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Languages for Expats in Spain

Submitted: August 2013

The official Spanish language in Spain is also known as Castilian and although Catalan, Galician and Basque are generally spoken in certain parts of the country, Castilian is understood and spoken throughout Spain. Gaining a basic level of understanding of the Spanish language is an absolute must for any expat wishing to live and work in Spain.

Spanish language courses are widely available via the internet as distance learning projects and can enable individuals to gain the necessary standard.

The BBC website (https://www.bbc.co.uk/languages/) offers free Spanish language courses, while Open Culture (https://www.openculture.com/freelanguagelessons) lists a number of websites that offer Spanish language tuition.

Once an individual has gained a basic knowledge of the language, one way to practice and improve what has been learnt is to participate in language exchange sessions. Language exchange can be carried out in meetings, or over the internet. It usually involves between two and four people speaking in their mother tongue for half of the session and during the other half using the language they are learning. Some expat websites offer opportunities for language exchange, as does Language Exchange (https://www.mylanguageexchange.com/). Language Exchange offers free membership and provides opportunities for exchanges in 115 different languages.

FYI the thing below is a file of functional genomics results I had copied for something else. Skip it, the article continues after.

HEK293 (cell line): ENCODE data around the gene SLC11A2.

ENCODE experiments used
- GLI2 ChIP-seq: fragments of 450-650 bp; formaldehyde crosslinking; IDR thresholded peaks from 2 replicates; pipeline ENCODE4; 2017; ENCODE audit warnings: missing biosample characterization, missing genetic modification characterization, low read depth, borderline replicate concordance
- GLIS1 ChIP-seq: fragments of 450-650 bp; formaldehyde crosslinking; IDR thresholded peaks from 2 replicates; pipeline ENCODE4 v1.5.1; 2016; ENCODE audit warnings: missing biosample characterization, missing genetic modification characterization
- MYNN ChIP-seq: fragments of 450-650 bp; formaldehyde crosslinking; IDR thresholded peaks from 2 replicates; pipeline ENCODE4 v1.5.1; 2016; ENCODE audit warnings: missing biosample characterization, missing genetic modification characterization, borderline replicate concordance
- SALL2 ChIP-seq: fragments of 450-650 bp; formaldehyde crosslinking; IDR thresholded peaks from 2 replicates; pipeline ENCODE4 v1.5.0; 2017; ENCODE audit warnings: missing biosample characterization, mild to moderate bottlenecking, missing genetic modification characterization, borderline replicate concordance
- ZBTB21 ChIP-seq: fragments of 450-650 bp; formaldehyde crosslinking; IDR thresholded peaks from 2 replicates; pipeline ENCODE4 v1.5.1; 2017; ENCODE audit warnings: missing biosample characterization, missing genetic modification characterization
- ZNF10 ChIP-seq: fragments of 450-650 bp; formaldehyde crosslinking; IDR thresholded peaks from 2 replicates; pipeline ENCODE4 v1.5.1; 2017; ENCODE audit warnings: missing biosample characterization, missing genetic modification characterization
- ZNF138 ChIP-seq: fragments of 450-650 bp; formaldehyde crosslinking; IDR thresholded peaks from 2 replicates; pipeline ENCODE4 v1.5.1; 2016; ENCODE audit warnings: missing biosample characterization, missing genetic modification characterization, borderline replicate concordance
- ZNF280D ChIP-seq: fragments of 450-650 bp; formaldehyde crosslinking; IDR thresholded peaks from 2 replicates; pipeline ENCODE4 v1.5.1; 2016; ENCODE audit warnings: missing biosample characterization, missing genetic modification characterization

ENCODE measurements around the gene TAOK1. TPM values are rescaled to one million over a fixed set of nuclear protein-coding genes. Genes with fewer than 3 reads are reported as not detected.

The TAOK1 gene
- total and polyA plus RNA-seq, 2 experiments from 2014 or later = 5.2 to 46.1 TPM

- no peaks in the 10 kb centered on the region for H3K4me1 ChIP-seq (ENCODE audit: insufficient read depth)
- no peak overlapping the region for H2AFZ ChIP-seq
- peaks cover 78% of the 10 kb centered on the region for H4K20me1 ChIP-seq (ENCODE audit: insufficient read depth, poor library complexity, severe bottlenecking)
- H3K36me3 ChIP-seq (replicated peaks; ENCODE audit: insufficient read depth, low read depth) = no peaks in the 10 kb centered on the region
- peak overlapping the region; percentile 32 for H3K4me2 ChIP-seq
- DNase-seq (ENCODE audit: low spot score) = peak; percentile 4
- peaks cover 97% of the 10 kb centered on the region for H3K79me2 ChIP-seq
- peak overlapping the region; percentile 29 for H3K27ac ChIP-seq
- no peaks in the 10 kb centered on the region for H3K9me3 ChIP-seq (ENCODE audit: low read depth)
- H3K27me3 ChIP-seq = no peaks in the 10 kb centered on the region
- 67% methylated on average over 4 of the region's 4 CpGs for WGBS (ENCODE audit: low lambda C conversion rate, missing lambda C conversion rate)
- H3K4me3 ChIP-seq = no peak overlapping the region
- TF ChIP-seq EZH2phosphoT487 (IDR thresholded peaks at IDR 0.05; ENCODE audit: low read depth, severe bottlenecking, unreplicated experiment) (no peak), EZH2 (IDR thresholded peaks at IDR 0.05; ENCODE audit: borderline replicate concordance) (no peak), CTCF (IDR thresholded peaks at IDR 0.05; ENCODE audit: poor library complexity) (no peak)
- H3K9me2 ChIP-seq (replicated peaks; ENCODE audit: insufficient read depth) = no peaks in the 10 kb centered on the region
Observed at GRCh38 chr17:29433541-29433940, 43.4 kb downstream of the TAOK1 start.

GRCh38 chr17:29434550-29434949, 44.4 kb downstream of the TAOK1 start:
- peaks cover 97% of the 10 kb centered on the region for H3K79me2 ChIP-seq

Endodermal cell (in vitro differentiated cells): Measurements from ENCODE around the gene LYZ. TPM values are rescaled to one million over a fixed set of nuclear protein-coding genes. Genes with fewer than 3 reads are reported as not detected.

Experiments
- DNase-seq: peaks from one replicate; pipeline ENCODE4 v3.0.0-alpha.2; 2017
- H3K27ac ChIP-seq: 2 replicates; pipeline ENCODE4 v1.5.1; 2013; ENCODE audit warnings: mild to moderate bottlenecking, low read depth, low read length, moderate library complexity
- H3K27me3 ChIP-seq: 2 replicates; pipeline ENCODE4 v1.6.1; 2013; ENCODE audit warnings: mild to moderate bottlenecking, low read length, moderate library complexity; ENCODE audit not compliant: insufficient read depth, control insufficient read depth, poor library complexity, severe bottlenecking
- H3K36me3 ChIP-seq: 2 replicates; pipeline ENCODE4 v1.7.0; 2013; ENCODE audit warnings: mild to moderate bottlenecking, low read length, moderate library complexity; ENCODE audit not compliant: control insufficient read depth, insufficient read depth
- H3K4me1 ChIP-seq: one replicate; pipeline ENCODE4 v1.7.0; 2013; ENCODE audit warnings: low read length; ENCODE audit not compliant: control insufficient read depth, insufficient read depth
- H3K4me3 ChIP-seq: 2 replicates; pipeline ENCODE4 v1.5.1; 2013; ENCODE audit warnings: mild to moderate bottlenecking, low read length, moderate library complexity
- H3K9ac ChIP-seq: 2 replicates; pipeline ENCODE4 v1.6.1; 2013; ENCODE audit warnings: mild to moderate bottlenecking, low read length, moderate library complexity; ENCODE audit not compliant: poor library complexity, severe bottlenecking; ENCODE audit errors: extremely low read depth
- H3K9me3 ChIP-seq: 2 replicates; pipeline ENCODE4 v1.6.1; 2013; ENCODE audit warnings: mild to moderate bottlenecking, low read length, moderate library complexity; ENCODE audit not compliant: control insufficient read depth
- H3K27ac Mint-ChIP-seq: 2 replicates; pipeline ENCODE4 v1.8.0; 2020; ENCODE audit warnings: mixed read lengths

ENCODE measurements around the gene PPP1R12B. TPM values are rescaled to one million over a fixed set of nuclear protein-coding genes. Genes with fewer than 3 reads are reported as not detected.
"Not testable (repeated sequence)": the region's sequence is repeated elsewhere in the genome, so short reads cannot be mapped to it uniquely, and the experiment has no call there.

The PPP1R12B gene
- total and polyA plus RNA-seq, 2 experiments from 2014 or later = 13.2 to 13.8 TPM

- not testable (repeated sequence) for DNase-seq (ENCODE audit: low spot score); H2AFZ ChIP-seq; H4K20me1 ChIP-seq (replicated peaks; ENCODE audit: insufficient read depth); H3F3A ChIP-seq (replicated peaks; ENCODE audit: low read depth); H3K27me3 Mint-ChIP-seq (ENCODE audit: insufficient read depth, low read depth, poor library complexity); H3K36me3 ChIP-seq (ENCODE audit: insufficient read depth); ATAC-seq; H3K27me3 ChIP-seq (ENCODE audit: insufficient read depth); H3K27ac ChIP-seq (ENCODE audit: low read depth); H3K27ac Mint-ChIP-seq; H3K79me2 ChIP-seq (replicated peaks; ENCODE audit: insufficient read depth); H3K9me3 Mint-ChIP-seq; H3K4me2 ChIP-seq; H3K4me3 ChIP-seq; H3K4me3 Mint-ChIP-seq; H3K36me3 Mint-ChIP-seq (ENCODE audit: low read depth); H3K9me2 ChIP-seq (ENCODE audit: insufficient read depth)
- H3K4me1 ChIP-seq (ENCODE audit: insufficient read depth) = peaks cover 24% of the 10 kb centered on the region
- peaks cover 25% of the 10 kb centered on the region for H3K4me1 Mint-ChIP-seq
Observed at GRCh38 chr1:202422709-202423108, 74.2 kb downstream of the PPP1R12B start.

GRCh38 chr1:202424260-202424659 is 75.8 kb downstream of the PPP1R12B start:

Language lessons are also often available from other expats already living in Spain. As expats usually associate themselves with compatriots from their home country, this is an easy way to find a convenient way of learning Spanish. In addition, local Spaniards in areas with a high influx of expatriates often advertise Spanish language tuition in one of the many expatriate newspapers.

Some expat medical practitioners, legal professionals as well as builders, plumbers, hairdressers and other general service providers have set up their businesses in Spain and often serve expat communities. In theory, non-Spanish speakers are able to source all the necessary service from individuals who share their mother tongue.  However, it is never a good idea to rely solely on one’s native language when in another country. The time will inevitably come when Spanish language skills will be required. Accidents and emergencies are a fact of life and while in such a situation an interpreter could be employed, this will prove expensive and in the long run not conducive to a satisfactory relationship between the expat and Spanish speaking professionals.

Spanish language skills are essential when dealing with public servants or general service providers. The requirement to register with the local authority means that all expatriates will have to ensure that their Spanish language knowledge is sufficient to deal with these necessities. In addition, if an expatriate purchases a home without mains electricity or water supplies, arrangements to have these services connected will require sufficient knowledge of the language. Permits for planned alterations on a residential building will only be granted once plans have been presented to the local planning committee. Very often the committee will wish to question the applicant directly about the plans and the proceedings will inevitably be carried out in Spanish.

Bearing in mind the general bureaucracy that exists in Spain, expats wanting to make a new life for themselves in the country are well advised to learn the basics of the language prior to arrival.

 

 




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